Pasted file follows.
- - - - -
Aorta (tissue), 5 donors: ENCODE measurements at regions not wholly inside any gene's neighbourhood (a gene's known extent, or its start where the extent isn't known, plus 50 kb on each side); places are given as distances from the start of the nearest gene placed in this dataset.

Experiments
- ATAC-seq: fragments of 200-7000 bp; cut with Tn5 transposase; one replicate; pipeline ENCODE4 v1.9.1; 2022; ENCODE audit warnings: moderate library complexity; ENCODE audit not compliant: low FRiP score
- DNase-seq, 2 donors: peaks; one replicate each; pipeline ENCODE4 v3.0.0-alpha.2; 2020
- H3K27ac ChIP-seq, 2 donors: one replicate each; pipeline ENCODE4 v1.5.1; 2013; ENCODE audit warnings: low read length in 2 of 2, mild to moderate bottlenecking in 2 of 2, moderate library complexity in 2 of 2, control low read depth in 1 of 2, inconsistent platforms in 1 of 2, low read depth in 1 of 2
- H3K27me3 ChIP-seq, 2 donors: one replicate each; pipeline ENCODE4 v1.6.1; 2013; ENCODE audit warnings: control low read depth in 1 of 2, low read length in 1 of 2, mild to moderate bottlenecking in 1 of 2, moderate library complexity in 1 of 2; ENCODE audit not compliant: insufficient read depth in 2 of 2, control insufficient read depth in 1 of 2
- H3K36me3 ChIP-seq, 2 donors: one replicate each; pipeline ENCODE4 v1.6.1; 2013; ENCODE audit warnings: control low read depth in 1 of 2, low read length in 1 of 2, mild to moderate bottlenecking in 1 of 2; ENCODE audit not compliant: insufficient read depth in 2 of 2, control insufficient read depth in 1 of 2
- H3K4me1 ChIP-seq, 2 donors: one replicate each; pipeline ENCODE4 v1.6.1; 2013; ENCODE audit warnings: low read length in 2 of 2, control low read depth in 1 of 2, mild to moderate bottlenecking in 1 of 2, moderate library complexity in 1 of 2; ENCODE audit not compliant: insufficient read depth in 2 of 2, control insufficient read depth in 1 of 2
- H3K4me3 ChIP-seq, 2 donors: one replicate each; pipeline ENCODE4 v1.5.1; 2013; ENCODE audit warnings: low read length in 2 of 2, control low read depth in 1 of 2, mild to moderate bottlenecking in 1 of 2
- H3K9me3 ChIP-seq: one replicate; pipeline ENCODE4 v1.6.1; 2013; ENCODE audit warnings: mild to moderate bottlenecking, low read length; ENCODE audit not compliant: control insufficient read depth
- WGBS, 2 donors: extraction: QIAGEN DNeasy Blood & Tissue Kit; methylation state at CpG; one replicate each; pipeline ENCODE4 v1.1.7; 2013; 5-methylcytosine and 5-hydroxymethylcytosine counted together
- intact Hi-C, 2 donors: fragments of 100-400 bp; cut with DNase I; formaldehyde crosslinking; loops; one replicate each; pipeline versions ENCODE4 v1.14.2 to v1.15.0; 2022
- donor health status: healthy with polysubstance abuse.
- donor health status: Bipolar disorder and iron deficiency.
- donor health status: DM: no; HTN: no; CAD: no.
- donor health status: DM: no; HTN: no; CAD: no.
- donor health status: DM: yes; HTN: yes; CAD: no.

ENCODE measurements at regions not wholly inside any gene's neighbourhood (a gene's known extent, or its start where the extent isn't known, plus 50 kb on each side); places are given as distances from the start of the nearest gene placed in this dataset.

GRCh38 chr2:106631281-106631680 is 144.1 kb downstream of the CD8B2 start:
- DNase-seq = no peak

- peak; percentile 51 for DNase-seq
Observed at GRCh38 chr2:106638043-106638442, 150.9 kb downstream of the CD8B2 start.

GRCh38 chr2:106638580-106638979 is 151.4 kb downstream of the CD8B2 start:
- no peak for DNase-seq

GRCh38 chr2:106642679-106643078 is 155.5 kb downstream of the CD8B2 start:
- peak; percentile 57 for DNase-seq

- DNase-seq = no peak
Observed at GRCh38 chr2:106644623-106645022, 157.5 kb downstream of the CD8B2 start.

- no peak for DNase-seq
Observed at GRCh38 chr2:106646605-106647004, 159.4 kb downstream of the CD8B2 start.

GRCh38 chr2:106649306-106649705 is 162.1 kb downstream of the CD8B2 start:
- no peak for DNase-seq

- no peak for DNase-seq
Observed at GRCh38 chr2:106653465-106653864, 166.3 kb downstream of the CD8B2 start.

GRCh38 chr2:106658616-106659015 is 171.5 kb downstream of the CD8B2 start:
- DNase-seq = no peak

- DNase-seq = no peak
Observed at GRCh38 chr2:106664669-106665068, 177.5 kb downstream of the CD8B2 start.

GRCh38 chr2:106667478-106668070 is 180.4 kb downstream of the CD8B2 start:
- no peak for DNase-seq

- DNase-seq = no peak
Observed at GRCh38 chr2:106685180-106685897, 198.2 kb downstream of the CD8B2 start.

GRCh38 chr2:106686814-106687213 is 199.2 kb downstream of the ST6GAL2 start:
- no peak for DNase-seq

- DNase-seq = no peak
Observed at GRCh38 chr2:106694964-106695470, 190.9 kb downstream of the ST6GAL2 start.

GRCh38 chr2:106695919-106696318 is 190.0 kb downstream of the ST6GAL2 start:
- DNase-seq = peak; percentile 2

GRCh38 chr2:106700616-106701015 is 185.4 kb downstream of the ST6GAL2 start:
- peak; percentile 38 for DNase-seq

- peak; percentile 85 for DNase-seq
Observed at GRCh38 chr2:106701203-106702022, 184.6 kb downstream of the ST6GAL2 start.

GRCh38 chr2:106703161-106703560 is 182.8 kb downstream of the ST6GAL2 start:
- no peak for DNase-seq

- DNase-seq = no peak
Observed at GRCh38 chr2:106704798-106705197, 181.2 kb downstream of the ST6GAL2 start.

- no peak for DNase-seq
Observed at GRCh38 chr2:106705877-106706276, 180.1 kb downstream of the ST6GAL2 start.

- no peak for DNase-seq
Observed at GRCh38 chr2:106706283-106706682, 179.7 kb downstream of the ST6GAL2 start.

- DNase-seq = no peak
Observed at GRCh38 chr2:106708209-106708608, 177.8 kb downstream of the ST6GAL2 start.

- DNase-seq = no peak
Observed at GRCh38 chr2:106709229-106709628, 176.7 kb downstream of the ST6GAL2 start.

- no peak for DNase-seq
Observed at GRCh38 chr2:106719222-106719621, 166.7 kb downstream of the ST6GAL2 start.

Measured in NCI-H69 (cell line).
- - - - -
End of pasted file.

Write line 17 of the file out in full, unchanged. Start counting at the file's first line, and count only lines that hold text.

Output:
- donor health status: DM: yes; HTN: yes; CAD: no.